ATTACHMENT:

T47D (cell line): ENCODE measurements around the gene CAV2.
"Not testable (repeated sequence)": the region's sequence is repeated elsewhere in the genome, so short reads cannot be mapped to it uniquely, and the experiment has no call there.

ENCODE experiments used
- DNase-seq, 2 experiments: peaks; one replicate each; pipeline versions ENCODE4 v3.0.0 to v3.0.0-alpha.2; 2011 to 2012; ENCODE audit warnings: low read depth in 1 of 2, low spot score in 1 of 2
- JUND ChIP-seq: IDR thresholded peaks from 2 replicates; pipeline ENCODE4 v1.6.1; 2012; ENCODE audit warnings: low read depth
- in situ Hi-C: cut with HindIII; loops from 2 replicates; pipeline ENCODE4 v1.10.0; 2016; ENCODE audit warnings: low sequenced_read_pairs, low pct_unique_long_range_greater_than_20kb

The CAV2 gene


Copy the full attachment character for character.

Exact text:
T47D (cell line): ENCODE measurements around the gene CAV2.
"Not testable (repeated sequence)": the region's sequence is repeated elsewhere in the genome, so short reads cannot be mapped to it uniquely, and the experiment has no call there.

ENCODE experiments used
- DNase-seq, 2 experiments: peaks; one replicate each; pipeline versions ENCODE4 v3.0.0 to v3.0.0-alpha.2; 2011 to 2012; ENCODE audit warnings: low read depth in 1 of 2, low spot score in 1 of 2
- JUND ChIP-seq: IDR thresholded peaks from 2 replicates; pipeline ENCODE4 v1.6.1; 2012; ENCODE audit warnings: low read depth
- in situ Hi-C: cut with HindIII; loops from 2 replicates; pipeline ENCODE4 v1.10.0; 2016; ENCODE audit warnings: low sequenced_read_pairs, low pct_unique_long_range_greater_than_20kb

The CAV2 gene